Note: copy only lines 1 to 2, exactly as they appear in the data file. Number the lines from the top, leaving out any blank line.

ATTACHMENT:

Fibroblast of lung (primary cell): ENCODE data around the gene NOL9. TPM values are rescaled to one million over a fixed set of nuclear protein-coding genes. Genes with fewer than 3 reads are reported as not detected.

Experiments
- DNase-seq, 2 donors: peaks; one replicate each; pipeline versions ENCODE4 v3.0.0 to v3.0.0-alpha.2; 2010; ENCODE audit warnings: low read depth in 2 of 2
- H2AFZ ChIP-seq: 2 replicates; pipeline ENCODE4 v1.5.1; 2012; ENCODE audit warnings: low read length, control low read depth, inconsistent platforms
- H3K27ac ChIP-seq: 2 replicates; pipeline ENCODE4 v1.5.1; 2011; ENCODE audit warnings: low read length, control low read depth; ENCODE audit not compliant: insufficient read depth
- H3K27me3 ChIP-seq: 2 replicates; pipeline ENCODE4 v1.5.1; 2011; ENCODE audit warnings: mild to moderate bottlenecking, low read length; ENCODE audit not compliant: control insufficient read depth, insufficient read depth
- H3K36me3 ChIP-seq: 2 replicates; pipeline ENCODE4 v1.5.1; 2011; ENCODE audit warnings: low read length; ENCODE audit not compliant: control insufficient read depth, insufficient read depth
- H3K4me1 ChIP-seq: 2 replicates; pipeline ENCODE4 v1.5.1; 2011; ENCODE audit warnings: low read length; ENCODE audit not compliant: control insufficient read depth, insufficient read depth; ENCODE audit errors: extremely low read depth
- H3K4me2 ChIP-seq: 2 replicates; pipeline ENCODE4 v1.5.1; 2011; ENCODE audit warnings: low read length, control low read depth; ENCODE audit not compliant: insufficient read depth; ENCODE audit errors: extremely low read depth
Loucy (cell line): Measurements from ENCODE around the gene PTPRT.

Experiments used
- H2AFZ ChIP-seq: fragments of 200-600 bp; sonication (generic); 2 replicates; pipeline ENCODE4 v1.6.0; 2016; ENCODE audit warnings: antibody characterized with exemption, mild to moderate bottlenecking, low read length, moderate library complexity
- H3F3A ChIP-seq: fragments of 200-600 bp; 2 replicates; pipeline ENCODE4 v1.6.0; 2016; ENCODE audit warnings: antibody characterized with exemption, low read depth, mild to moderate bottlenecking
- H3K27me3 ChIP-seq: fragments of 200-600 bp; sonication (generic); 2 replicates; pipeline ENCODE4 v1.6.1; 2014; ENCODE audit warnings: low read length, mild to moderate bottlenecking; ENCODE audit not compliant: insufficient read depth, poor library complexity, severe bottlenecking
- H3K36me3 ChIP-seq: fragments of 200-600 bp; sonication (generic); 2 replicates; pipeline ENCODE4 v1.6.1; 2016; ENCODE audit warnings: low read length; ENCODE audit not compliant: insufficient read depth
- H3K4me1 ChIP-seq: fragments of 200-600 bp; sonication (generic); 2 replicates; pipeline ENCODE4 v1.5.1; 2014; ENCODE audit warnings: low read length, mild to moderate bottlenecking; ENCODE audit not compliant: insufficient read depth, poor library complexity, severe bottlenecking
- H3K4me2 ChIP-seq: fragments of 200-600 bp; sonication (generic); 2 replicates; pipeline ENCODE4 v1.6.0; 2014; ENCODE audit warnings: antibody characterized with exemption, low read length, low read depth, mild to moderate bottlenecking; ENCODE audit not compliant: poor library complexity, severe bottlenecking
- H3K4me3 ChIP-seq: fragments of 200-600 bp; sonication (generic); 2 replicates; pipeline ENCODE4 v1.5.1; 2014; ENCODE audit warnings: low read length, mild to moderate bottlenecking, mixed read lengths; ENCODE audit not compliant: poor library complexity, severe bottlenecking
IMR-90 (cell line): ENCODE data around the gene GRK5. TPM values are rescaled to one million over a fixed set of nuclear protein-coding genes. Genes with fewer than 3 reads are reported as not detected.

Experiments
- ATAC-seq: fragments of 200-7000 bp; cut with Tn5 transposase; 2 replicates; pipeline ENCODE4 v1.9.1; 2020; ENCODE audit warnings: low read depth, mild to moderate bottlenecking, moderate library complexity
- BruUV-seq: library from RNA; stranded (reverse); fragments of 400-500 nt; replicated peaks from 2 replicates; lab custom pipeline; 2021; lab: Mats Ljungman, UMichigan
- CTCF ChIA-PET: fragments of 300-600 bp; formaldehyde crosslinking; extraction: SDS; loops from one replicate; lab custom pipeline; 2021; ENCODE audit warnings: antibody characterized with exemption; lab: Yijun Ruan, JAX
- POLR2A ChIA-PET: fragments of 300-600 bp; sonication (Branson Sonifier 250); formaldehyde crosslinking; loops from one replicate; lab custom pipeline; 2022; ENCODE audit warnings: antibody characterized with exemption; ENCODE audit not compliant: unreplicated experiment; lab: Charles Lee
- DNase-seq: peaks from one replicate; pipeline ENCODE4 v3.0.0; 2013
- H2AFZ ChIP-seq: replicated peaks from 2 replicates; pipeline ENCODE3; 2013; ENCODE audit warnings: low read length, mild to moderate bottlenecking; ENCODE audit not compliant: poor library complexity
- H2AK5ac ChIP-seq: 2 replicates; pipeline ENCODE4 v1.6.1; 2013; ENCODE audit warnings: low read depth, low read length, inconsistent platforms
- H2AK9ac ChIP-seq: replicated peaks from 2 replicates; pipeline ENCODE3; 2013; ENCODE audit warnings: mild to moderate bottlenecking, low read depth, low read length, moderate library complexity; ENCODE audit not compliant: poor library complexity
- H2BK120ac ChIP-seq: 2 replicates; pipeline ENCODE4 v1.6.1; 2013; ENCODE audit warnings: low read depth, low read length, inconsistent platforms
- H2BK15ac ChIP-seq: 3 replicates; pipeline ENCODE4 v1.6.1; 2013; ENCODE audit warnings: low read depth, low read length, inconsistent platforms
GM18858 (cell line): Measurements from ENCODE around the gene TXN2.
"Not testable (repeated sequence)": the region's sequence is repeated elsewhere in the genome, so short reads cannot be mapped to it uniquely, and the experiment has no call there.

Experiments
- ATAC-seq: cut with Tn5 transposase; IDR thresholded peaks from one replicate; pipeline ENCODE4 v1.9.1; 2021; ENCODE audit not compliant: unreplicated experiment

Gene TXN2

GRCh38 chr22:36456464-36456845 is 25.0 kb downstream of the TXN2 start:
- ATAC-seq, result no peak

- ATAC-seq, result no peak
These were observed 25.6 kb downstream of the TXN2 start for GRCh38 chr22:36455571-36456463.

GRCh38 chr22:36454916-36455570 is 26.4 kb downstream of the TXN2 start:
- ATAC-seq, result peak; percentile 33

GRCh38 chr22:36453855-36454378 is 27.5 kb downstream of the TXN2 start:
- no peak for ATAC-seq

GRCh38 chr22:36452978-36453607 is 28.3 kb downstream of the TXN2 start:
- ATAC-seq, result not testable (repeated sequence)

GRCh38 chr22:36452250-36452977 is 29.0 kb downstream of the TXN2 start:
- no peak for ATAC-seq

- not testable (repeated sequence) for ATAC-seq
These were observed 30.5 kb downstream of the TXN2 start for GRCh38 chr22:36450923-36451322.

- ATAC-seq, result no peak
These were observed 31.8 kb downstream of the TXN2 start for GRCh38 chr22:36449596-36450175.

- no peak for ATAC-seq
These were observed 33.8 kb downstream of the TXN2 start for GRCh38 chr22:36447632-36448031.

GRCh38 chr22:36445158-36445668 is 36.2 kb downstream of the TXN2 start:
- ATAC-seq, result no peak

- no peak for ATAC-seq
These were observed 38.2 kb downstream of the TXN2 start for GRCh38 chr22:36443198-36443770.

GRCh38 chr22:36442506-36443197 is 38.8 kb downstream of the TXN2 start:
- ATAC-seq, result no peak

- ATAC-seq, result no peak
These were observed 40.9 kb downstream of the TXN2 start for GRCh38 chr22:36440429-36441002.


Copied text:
Fibroblast of lung (primary cell): ENCODE data around the gene NOL9. TPM values are rescaled to one million over a fixed set of nuclear protein-coding genes. Genes with fewer than 3 reads are reported as not detected.

Experiments